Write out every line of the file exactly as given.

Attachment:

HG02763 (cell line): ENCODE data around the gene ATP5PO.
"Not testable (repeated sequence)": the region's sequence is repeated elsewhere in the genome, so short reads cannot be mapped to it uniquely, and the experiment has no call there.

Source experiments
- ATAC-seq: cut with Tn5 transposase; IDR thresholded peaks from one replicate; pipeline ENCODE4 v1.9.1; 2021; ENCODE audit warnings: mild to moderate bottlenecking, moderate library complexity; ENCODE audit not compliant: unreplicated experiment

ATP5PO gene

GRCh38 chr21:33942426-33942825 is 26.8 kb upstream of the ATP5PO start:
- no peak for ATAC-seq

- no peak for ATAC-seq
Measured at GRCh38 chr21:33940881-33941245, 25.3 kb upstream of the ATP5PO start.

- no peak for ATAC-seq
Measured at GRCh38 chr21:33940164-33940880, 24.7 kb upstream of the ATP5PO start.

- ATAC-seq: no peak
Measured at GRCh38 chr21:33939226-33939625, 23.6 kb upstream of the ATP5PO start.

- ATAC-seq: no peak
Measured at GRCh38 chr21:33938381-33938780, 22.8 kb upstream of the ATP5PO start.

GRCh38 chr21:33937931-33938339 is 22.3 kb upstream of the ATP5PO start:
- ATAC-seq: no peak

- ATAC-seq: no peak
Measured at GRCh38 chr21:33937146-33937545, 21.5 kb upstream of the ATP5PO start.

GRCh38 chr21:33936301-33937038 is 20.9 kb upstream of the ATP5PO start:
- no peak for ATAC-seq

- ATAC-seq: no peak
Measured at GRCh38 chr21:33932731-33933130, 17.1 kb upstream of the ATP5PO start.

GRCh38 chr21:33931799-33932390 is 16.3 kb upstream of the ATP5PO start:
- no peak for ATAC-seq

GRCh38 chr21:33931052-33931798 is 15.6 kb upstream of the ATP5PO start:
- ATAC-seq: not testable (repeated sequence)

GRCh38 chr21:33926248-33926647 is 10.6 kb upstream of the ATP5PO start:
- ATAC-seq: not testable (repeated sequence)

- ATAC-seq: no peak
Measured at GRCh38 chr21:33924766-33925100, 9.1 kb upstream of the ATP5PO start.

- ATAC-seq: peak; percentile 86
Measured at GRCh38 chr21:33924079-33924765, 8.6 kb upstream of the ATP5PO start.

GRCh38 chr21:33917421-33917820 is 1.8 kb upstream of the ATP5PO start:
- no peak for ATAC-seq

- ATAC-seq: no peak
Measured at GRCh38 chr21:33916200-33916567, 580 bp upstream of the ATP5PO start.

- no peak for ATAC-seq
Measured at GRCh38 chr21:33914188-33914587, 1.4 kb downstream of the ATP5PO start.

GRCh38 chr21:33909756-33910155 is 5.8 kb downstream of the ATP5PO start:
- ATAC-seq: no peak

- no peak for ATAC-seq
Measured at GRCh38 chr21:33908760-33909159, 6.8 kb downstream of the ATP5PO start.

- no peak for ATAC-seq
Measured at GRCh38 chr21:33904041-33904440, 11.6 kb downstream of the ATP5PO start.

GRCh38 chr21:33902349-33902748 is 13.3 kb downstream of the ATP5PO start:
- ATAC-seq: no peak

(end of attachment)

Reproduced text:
HG02763 (cell line): ENCODE data around the gene ATP5PO.
"Not testable (repeated sequence)": the region's sequence is repeated elsewhere in the genome, so short reads cannot be mapped to it uniquely, and the experiment has no call there.

Source experiments
- ATAC-seq: cut with Tn5 transposase; IDR thresholded peaks from one replicate; pipeline ENCODE4 v1.9.1; 2021; ENCODE audit warnings: mild to moderate bottlenecking, moderate library complexity; ENCODE audit not compliant: unreplicated experiment

ATP5PO gene

GRCh38 chr21:33942426-33942825 is 26.8 kb upstream of the ATP5PO start:
- no peak for ATAC-seq

- no peak for ATAC-seq
Measured at GRCh38 chr21:33940881-33941245, 25.3 kb upstream of the ATP5PO start.

- no peak for ATAC-seq
Measured at GRCh38 chr21:33940164-33940880, 24.7 kb upstream of the ATP5PO start.

- ATAC-seq: no peak
Measured at GRCh38 chr21:33939226-33939625, 23.6 kb upstream of the ATP5PO start.

- ATAC-seq: no peak
Measured at GRCh38 chr21:33938381-33938780, 22.8 kb upstream of the ATP5PO start.

GRCh38 chr21:33937931-33938339 is 22.3 kb upstream of the ATP5PO start:
- ATAC-seq: no peak

- ATAC-seq: no peak
Measured at GRCh38 chr21:33937146-33937545, 21.5 kb upstream of the ATP5PO start.

GRCh38 chr21:33936301-33937038 is 20.9 kb upstream of the ATP5PO start:
- no peak for ATAC-seq

- ATAC-seq: no peak
Measured at GRCh38 chr21:33932731-33933130, 17.1 kb upstream of the ATP5PO start.

GRCh38 chr21:33931799-33932390 is 16.3 kb upstream of the ATP5PO start:
- no peak for ATAC-seq

GRCh38 chr21:33931052-33931798 is 15.6 kb upstream of the ATP5PO start:
- ATAC-seq: not testable (repeated sequence)

GRCh38 chr21:33926248-33926647 is 10.6 kb upstream of the ATP5PO start:
- ATAC-seq: not testable (repeated sequence)

- ATAC-seq: no peak
Measured at GRCh38 chr21:33924766-33925100, 9.1 kb upstream of the ATP5PO start.

- ATAC-seq: peak; percentile 86
Measured at GRCh38 chr21:33924079-33924765, 8.6 kb upstream of the ATP5PO start.

GRCh38 chr21:33917421-33917820 is 1.8 kb upstream of the ATP5PO start:
- no peak for ATAC-seq

- ATAC-seq: no peak
Measured at GRCh38 chr21:33916200-33916567, 580 bp upstream of the ATP5PO start.

- no peak for ATAC-seq
Measured at GRCh38 chr21:33914188-33914587, 1.4 kb downstream of the ATP5PO start.

GRCh38 chr21:33909756-33910155 is 5.8 kb downstream of the ATP5PO start:
- ATAC-seq: no peak

- no peak for ATAC-seq
Measured at GRCh38 chr21:33908760-33909159, 6.8 kb downstream of the ATP5PO start.

- no peak for ATAC-seq
Measured at GRCh38 chr21:33904041-33904440, 11.6 kb downstream of the ATP5PO start.

GRCh38 chr21:33902349-33902748 is 13.3 kb downstream of the ATP5PO start:
- ATAC-seq: no peak